VIRTUAL BOOK TOUR: Paul Kiritsis, author of HERMETICA

The son of Greek immigrants, Paul Kiritisis was born in Melbourne, Australia, in 1979. He has completed degrees in both the behavioral sciences and professional writing and currently works for drug safety services in the inner city region. His keen interest in mythology and literature began in childhood and later sprung into a full-fledged investigation into folklore and poetics. Many of his poems have appeared in periodic anthologies. He is the author of the books Origin: Poems from the Crack of Dawn (2006) and Hermetica: Myths, Legends, Poems (2007), the latter having won a literary award very recently. The release of his next book, a memoir of his many travels through Greece, is tentatively scheduled for late 2008. He regards travel, reading and fitness as his greatest passions.

You can visit his website at


About the Book:

Hermetica: Myths, Legends, Poems
(September, 2007) is a homeric journey into the night where the world of dreams and symbols has sculpted our mythological past.

Using the language of alchemy, astrology and magic this tome seeks to reconstruct the lost bonds between old myths contained in the oral folklore of Ancient Egypt; stories which once served as the backbone of a religion centred around Osirian ritual - the cosmic cycles of death, dismemberment and resurrection.

It also contains a sequel to the popular Middle Egyptian tale, The Story of the Shipwrecked Sailor; a visual and dramatic interpretation of the passion of Osiris; an astrological allegory of the war between the heavenly bodies and a hermetic saga between a white witch and her mirror. The accompanying collection of poetry is a homage to the alchemy of love.


Welcome to The Writer’s Life, Paul. Can you tell us a little bit about yourself and how long you’ve been writing?

I was born in Melbourne, Australia to Greek migrants in 1979 and together with my younger brother who is five years my junior, was reared in a somewhat overprotective environment by my grandmother since both my parents worked full time. I quite freely admit I was spoilt from a young age as there was nothing my parents wouldn’t do to satisfy my young ego. If you’re remotely familiar with Greek culture and Greek migrants in particular, this type of red carpet treatment is quite common if not painstakingly regular. Greek parents exist for their children. ‘Everything we do we do for you,’ is something my ears have heard innumerable times over. In their eyes, their dreams are exalted when you succeed in becoming a valuable and successful citizen of society. (Many, if not most traditional Greek parents equate success with the faculties of law or medicine. None other will do.) Despite our differences over the years, and believe me there have been many, I couldn’t possibly fathom my life without them. They have definitely had a hand in shaping me as a person and in turn I have successfully managed to extirpate some of their backwardness and pave the way for their thinking outside of the square. (I’ve given myself a pat on the back for this on many occasions!) You might also say they are my backbone; my Djed Pillar, as the ancient Egyptians would have commended. For me, they are eternal symbols of stability and indestructibility.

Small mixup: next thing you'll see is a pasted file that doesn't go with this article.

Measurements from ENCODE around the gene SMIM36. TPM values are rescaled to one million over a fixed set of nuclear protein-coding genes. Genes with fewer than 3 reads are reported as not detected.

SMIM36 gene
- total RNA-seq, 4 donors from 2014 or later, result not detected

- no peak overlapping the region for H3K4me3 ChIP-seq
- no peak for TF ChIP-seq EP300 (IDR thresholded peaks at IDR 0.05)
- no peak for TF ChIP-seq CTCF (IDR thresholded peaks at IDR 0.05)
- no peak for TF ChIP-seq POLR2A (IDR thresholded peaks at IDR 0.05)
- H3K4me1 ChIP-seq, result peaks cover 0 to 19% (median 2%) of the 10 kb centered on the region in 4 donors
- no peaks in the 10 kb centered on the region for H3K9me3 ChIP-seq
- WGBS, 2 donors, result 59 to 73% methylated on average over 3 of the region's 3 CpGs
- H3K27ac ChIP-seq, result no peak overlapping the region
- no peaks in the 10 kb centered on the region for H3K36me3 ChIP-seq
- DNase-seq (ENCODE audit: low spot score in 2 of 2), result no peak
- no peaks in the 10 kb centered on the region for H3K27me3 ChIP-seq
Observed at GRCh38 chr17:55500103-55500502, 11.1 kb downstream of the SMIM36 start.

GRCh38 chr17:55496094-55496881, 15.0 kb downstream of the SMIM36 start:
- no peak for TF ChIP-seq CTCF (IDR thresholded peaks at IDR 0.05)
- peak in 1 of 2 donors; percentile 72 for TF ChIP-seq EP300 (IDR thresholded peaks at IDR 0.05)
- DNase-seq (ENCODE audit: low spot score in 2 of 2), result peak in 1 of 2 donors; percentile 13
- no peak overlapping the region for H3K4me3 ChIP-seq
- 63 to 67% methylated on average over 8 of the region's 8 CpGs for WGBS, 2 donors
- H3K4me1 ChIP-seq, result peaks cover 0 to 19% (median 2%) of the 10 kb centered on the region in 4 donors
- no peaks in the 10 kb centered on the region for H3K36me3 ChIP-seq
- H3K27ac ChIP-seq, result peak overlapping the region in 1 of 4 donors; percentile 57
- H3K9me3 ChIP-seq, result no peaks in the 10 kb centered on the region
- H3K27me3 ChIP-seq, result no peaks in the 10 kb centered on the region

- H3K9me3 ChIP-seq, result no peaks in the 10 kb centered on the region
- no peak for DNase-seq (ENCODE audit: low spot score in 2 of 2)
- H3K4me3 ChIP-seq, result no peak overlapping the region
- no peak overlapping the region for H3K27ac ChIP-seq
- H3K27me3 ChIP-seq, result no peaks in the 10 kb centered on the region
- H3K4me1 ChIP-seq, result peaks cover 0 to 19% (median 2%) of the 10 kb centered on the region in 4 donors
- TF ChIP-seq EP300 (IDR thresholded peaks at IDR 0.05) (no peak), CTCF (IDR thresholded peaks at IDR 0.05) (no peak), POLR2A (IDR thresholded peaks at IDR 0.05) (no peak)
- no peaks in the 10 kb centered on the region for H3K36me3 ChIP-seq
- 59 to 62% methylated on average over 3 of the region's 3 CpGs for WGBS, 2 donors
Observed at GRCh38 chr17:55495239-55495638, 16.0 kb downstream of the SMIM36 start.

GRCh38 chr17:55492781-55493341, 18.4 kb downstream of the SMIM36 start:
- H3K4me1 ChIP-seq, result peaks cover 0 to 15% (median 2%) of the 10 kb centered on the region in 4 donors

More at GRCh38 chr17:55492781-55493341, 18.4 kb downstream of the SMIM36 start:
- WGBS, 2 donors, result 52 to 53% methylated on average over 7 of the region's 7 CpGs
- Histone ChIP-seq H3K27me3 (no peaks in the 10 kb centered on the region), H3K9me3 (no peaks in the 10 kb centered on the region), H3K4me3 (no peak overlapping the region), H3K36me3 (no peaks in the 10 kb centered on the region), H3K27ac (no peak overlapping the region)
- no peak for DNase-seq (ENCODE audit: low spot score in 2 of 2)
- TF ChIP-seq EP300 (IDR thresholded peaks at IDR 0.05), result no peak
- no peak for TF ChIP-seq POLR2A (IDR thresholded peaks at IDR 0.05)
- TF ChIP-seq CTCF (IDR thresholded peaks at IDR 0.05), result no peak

As a preschooler, I had much difficulty communicating with my fellow peers and teachers because my knowledge of the English language was very limited. I only spoke Greek at home although in time this wrong was righted. By the time I reached second grade, I was competently bilingual. In 1988, my parents decided to move me from Keon Park Primary School in Reservoir to St Johns Greek Orthodox College in Preston, a school known by the Greeks of Australia for its strong cultural and religions ties to the motherland. It was a decision that was fuelled by the influence of my aunty – my dad’s sister – whose children had been attending the institution since preps. I completed my VCE (HSC) and graduated from St John’s in 1997, going on to complete degrees in Behavioral Science and Professional Writing at Latrobe University. I used to think that the biggest mistake of my young life was studying a field (psychology) in which I had no invested academic or emotional interest. That half the course was based on statistics, a subject that never failed to evoke endless yawns from a lecture room full of students, didn’t help either. In hindsight though, studying psychology was probably a necessary precursor in my voyage of discovery and it was many years before I rediscovered the sparks in which I had excelled at in high school; Classics and English literature. I am indefinitely a man of the arts rather than of the sciences. Since that time, I have written a poetry collection, a literary collection for which I have received awards, and have penned my first memoir and novel due out in the not too distant future. (I hope!) I have been writing for approximately five years now.